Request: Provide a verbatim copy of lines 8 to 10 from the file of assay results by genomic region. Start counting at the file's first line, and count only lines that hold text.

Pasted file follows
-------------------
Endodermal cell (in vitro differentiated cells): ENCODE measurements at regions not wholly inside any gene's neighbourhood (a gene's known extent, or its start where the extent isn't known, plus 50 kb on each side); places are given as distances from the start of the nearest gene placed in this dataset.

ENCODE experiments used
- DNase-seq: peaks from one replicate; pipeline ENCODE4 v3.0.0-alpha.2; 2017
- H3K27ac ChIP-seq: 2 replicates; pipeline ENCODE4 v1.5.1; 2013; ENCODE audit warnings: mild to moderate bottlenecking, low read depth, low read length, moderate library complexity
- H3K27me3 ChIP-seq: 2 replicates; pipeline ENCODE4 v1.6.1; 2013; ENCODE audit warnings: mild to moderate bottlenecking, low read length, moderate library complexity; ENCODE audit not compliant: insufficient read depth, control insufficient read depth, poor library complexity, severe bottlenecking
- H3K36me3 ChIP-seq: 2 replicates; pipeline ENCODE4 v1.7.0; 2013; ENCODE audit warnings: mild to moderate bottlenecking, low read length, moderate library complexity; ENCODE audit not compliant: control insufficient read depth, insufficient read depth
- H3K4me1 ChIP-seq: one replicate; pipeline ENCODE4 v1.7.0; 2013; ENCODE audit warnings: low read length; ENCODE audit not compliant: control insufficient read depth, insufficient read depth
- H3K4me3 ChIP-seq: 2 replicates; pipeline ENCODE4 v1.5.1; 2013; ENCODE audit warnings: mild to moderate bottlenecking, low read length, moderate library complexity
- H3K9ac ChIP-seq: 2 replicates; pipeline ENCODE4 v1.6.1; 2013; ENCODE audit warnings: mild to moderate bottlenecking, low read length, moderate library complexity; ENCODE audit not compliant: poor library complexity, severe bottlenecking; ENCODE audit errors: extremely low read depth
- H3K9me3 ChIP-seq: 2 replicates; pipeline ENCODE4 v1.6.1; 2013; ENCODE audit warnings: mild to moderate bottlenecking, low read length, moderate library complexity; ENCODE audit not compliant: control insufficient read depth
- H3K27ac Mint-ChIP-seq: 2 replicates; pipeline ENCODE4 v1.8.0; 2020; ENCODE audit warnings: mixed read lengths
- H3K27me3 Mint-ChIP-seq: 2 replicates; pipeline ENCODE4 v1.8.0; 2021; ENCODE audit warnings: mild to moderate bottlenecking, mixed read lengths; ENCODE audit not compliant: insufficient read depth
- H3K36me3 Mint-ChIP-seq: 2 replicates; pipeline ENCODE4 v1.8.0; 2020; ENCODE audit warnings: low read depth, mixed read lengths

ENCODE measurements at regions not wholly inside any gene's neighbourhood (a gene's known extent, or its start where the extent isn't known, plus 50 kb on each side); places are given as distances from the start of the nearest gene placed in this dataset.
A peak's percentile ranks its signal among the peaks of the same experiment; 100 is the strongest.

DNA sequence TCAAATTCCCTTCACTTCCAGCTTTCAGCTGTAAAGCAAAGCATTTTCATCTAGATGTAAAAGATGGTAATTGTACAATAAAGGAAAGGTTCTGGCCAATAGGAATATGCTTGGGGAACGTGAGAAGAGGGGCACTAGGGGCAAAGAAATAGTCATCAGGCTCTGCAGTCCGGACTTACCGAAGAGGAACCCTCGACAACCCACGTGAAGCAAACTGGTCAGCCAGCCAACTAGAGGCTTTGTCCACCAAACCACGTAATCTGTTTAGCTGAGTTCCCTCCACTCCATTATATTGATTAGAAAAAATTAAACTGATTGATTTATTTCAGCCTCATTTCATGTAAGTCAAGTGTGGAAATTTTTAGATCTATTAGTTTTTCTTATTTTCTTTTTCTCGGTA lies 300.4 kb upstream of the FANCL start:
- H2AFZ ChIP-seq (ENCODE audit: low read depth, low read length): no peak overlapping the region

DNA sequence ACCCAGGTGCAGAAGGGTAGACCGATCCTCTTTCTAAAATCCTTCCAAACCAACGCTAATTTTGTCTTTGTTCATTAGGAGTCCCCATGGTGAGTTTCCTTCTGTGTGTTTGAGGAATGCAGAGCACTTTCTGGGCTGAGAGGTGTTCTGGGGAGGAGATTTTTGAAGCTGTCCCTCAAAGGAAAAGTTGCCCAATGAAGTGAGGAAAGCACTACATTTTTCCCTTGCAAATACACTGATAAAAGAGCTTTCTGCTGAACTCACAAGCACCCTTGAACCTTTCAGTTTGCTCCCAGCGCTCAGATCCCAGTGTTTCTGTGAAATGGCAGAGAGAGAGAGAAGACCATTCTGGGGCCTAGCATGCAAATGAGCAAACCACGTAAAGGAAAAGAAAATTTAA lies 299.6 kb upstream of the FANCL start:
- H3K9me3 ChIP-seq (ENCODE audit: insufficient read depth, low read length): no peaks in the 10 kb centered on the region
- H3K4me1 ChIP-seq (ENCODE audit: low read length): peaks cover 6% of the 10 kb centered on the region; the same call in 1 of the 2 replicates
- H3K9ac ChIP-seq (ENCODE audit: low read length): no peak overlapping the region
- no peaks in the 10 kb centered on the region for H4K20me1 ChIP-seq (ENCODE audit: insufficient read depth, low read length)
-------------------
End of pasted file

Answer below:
- H3K4me3 ChIP-seq: 2 replicates; pipeline ENCODE4 v1.5.1; 2013; ENCODE audit warnings: mild to moderate bottlenecking, low read length, moderate library complexity
- H3K9ac ChIP-seq: 2 replicates; pipeline ENCODE4 v1.6.1; 2013; ENCODE audit warnings: mild to moderate bottlenecking, low read length, moderate library complexity; ENCODE audit not compliant: poor library complexity, severe bottlenecking; ENCODE audit errors: extremely low read depth
- H3K9me3 ChIP-seq: 2 replicates; pipeline ENCODE4 v1.6.1; 2013; ENCODE audit warnings: mild to moderate bottlenecking, low read length, moderate library complexity; ENCODE audit not compliant: control insufficient read depth